Sustainable Aquaculture and Integrated Agriculture in Cambodia

Project Background


In July, 2011, fisheries scientist and EcoWB co-founder Cleve Steward hired Nok Kachell (Photo #1) as his tour guide for three days to show him Angkor Wat and the surrounding area. During his visit, Cleve learned from Kachhel that he had recently purchased 140 hectares of land in Oddar Meanchay Province in northern Cambodia near the border with Thailand (Photo #2). Like much of Cambodia, Oddar Meanchay Province was devastated by the violence and political turmoil that occurred in the 1970’s and ‘80’s. It has not yet recovered. A World Food Program Report on Oddar Meanchay Province indicates 27% of households in the province are below the poverty line and 35% of households fall into the poorest two national quintiles of national consumption. The incidence of malnutrition-caused mortality among its residents, especially children, is very high. Stunting, wasting, and underweight rates among children were all well-above average, indicating rampant protein deficiency in the population. The development of additional sources of food, in particular, protein, was identified as a high priority need. Increasing the production of locally grown fish in small-scale, low cost aquaculture facilities offers promise in meeting this need.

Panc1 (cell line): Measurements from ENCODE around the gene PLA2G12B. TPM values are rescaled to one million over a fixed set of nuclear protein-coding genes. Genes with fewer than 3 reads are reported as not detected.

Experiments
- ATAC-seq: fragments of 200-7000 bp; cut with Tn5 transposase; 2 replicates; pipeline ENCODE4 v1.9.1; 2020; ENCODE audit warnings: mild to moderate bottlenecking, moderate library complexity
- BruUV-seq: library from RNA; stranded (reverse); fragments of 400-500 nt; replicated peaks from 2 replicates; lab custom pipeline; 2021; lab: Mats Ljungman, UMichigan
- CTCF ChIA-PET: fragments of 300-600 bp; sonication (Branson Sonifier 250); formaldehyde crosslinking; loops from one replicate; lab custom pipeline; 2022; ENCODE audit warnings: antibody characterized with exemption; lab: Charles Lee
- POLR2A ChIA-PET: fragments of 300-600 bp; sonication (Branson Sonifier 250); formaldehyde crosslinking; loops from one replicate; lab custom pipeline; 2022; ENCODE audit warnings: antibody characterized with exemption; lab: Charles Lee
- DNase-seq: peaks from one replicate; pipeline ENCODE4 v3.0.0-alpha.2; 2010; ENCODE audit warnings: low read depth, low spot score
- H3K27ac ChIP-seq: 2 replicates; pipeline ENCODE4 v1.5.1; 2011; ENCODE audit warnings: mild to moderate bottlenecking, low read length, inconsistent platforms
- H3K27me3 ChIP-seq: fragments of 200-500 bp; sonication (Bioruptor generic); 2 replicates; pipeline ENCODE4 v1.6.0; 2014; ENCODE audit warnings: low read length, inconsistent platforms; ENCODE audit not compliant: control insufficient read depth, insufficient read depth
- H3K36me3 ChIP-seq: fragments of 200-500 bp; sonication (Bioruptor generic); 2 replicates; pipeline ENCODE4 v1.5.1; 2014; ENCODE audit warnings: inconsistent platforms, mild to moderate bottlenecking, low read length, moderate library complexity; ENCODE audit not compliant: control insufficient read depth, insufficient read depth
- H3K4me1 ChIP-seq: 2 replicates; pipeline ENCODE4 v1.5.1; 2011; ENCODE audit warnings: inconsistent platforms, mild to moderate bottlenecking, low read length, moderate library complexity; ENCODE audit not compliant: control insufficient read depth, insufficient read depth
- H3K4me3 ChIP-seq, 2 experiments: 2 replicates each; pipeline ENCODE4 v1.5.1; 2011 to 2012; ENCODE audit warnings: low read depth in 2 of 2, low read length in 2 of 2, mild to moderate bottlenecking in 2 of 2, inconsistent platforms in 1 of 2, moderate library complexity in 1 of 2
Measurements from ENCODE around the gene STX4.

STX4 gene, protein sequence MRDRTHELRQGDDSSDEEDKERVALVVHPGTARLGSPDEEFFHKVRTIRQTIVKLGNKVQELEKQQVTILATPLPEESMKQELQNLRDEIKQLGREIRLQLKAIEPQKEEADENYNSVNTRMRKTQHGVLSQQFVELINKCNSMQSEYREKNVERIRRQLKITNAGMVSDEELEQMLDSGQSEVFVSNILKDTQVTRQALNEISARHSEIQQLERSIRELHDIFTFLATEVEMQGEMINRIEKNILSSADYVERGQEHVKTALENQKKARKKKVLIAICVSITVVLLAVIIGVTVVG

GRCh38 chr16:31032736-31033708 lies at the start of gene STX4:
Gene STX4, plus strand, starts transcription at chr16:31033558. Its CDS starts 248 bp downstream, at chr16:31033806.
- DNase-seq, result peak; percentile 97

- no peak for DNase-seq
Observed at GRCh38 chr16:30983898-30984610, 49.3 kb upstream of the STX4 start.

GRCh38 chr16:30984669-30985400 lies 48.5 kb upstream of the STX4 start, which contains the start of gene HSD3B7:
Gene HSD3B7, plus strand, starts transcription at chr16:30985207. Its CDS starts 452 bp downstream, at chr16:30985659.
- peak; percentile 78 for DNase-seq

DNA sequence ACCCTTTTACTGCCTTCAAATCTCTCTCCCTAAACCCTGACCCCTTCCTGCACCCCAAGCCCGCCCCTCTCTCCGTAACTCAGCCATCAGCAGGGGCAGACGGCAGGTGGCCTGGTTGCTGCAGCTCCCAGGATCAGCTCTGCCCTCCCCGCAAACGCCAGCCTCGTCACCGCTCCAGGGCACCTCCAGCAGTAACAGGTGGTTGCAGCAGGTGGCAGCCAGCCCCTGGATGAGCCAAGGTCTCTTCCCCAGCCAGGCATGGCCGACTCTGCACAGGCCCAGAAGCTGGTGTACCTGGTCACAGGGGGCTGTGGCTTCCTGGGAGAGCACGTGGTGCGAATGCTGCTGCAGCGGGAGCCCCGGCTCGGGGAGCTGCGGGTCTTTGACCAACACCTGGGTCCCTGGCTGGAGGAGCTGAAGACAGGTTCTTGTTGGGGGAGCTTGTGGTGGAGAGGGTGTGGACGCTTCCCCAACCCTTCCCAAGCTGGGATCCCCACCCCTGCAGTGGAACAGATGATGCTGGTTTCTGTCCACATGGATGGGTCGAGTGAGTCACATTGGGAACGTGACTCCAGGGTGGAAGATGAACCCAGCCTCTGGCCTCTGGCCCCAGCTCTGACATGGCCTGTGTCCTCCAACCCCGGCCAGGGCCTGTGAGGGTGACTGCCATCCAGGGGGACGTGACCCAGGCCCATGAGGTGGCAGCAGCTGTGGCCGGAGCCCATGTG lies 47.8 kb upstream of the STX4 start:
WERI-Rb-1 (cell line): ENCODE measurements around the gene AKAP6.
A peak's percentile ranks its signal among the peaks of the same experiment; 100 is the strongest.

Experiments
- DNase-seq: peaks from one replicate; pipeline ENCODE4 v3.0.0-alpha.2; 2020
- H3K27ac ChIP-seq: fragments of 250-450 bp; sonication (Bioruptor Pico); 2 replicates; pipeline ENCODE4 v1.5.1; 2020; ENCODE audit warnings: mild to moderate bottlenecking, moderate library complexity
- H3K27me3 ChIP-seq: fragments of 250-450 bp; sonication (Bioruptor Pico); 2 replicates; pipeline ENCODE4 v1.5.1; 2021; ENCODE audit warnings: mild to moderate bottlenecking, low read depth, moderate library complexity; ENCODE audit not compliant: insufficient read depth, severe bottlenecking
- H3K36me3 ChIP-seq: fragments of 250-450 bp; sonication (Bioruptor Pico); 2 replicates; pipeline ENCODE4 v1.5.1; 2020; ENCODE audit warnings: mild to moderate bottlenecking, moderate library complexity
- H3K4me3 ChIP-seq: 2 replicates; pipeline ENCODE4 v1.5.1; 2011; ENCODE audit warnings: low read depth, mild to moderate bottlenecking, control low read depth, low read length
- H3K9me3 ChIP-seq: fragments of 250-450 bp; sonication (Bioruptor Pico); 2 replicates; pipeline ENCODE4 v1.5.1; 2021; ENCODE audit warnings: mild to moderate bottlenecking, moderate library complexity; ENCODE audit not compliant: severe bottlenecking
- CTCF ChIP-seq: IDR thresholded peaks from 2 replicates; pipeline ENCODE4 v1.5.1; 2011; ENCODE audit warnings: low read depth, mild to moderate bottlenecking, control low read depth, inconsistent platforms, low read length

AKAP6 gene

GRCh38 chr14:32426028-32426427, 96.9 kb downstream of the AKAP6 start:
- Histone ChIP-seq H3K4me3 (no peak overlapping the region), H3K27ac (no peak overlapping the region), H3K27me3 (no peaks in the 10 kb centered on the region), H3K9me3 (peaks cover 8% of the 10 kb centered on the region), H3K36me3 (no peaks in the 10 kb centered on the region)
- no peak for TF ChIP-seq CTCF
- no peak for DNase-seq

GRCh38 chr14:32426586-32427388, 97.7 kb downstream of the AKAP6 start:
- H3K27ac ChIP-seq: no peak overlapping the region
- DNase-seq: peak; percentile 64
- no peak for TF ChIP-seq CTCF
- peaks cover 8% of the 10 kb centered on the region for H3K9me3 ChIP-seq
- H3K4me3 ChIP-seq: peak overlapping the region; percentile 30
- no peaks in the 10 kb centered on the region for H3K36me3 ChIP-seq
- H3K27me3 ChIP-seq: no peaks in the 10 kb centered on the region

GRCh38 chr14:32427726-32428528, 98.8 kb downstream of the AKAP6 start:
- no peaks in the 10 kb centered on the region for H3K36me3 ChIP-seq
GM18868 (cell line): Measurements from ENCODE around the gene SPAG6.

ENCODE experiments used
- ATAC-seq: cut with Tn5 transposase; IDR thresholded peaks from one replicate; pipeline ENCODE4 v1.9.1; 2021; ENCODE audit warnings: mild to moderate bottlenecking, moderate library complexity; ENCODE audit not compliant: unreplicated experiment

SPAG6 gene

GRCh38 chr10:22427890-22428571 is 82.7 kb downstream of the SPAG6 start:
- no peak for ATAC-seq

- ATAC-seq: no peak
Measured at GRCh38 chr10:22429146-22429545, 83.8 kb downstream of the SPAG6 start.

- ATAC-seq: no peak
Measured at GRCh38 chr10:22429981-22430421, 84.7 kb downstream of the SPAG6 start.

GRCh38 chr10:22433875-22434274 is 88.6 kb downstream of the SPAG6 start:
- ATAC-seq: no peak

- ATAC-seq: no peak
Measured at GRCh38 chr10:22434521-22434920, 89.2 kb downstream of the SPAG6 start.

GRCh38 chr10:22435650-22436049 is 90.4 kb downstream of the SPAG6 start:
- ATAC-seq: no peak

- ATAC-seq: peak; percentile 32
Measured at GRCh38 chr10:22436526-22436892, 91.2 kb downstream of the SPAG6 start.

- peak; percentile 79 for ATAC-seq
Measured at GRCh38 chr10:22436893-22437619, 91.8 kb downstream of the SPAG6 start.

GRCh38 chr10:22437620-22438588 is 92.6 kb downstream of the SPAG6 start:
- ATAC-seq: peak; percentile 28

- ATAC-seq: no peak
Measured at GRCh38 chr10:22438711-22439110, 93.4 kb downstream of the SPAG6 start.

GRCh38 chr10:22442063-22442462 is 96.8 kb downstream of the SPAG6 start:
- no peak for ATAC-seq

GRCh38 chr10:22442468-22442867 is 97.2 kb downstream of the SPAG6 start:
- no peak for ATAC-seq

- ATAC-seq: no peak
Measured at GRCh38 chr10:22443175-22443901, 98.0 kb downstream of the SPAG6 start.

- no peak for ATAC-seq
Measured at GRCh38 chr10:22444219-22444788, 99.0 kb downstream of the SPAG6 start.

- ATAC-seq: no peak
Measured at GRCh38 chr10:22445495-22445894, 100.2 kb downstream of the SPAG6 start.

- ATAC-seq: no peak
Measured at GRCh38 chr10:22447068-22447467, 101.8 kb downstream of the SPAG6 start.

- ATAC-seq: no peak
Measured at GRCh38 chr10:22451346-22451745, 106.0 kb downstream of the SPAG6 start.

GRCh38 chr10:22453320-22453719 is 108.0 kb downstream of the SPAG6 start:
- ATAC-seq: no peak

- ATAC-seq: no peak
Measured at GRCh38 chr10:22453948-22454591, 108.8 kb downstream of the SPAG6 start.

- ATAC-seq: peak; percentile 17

Project Description